`Miip stitches your past experiences, relates it to the current context and predicts the future,' Mohit Saxena, CTO, InMobi
"When we first went to consumers telling what we do, people asked us if we were the ones sending spam messages on their phones," says Mohit Saxena, CTO and Co-founder, InMobi. It took the team time to explain that they were in the mobile web and apps segment. Advertising, however, Mohit adds, was about ROI and understanding what the advertiser was expecting.
With time, Google, Facebook, and other big names started entering the fray making the space more visible. Mohit says that at one point in time there were close to 150 mobile ad networks. This gave InMobi leverage and helped people understand that no matter how much advertising is disliked, it helps keep the content on web free. "But it needs to be meaningful for everyone. We soon realised that user experience was an important entity," adds Mohit.
This also was the time when some of the best and clean-designed UIs and apps were launched. "Relevance began to matter stronger than ever. We knew that we couldn't show football ads to a cricket fan," says Mohit. The ad, therefore, not only started looking like the content but needed to be a part of it with relevant information.
But what is in it for the user? Mohit says this question got them thinking if they could redefine mobile ads. He says that Nandan Nilekani said to them if you can redefine the market and not change the paradigm you would have won the battle. This got them thinking of building Miip.
Bringing discovery and conversations
"With Miip we want to remove the separation or difference between advertising and a meaningful discovery," says Mohit. There are millions of products in this world, and the job of advertising is to introduce you to products you might not be aware of. What InMobi intends with Miip is to build this discovery around the consumer and make the ads meaningful by showing individuals what they exactly want to see.
Mohit adds that every time an interaction happens with a consumer it's a learning experience. He says if one can stitch that experience and merge it with discovery, the platform becomes more intuitive and engaging. This will transform advertising from a mere annoyance to a trusted entity that can be a referral and point of conversation.
Changing consumer dynamics
User behaviour today has drastically changed. The expectations are different and tolerance to irrelevant things is reducing. Mobile has brought in a different level of efficiency and Mohit believes that ads need to play catch.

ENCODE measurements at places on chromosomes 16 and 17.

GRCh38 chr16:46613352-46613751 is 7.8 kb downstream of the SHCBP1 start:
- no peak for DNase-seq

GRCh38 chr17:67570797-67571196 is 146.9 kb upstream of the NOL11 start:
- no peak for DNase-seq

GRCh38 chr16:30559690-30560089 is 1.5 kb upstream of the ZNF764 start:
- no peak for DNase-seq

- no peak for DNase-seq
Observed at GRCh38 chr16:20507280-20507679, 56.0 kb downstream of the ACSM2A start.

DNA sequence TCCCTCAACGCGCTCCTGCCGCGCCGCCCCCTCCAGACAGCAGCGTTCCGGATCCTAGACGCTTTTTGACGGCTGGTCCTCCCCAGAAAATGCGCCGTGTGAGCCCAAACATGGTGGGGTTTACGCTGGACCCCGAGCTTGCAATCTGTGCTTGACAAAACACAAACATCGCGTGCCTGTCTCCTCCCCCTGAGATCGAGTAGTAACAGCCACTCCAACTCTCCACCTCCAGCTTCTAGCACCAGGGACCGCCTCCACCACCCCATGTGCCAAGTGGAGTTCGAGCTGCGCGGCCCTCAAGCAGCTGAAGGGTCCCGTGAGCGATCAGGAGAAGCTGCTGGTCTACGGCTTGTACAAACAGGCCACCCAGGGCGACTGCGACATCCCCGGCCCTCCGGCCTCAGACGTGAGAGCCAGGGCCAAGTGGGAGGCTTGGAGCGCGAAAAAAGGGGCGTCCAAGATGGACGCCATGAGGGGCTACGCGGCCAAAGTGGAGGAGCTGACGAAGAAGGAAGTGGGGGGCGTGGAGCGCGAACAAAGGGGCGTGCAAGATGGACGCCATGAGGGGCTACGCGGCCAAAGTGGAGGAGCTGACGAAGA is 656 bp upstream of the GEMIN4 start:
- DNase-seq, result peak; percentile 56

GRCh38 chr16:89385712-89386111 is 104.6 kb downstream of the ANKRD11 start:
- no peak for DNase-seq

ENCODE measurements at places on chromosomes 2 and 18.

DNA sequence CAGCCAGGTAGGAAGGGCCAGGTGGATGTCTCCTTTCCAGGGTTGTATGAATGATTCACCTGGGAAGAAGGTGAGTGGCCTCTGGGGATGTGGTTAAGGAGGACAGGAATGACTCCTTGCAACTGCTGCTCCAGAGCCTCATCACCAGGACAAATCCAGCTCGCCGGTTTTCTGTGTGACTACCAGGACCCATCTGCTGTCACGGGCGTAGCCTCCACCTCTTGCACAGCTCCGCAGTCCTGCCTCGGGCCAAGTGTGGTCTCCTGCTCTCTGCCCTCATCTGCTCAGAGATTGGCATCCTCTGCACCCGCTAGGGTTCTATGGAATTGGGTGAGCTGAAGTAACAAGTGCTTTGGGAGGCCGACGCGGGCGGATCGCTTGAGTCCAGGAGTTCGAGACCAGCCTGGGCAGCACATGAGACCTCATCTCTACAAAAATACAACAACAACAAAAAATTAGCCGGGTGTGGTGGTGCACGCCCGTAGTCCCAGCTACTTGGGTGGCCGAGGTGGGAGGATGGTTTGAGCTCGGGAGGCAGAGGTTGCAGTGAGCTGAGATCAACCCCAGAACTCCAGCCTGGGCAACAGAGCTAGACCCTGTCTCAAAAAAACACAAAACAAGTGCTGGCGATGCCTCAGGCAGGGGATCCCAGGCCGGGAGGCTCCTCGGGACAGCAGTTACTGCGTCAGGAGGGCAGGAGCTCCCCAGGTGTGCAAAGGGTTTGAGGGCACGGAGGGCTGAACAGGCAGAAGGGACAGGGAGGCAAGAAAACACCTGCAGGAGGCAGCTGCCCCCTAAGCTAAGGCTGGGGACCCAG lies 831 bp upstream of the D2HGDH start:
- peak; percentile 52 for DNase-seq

"Can I have an ad of Uber’s when I need a cab? Advertising needs to evolve and become more intuitive," he says, adding that in a day one goes through several moments of discovery that need to be taken as a part of the mobile advertising narrative.
Finding what the user likes
Miip, Mohit adds, isn't just about advertising. He says it's about finding what you like and showing it you in the right context. He cites an example: if one were to take all the e-commerce sites, there are million SKUs and it's practically impossible for a user to discover what he or she wants. “Imagine if someone were to pick out and show the 20 items that truly matter to you. This gives a different perspective to advertising as we know it today," says Mohit.
On the business side, Mohit says that most e-commerce players have a massive user base, but only close to 10 percent are active at any given point in time. With Miip, Mohit says, they can reach all the consumers on the storefront database and give each one of them relevant content.
Mohit explains Miip essentially stitches your past, relates it to the current context and predicts the future.
What are the steps involved?
Over the past one year, the InMobi team has built a platform on user emotional graph. This is done as one user interacts with multiple choices and different apps, and each of these interactions and the emotions are then read.
"Whether you're liking it or not, the amount of engagement you have with the app, level of interest, there are sciences involved that takes these signals and completes the picture for us," adds Mohit. These are done irrespective of geography, time or number of interactions. Every vector that can be taken in is collected.
A live dashboard is present that takes in ads from different parts of the globe flowing in on a real-time basis. Every minute, more than a million signals on user activity are collected and get synced in one place, crunched against the kind of influence that needs to be built and sent back to the locations.
"Every interaction you do tells us something about you. Even the device you pick tells us about the kind of person you are," explains Mohit. Thus, every bit of information based on location, second-party and the apps one uses is collated to create a discovery platform. Users get a map, plan and history, making creative conversations with them simpler and seamless.
Google solved the problem of discovery using an intent graph, then when Facebook came into the picture it was the era of social graph, but now InMobi believes that merging this huge opportunity on one side and attaching it to the user's emotional state is the new era of discovery.
The era of deep learning
It clearly is the age of AI and deep learning. Biggies like Google, Facebook and IBM are entering the fray with a vengeance. The last few years have seen an increased traction in the deep learning and AI space, following several merger and acquisition activities. Twitter was seen acquiring Madbits, a visual intelligence technology startup in June 2014. In 2013, Yahoo acquired LookFlow, machine learning provider, following it up with the acquisition of IQ Engines, another image recognition startup.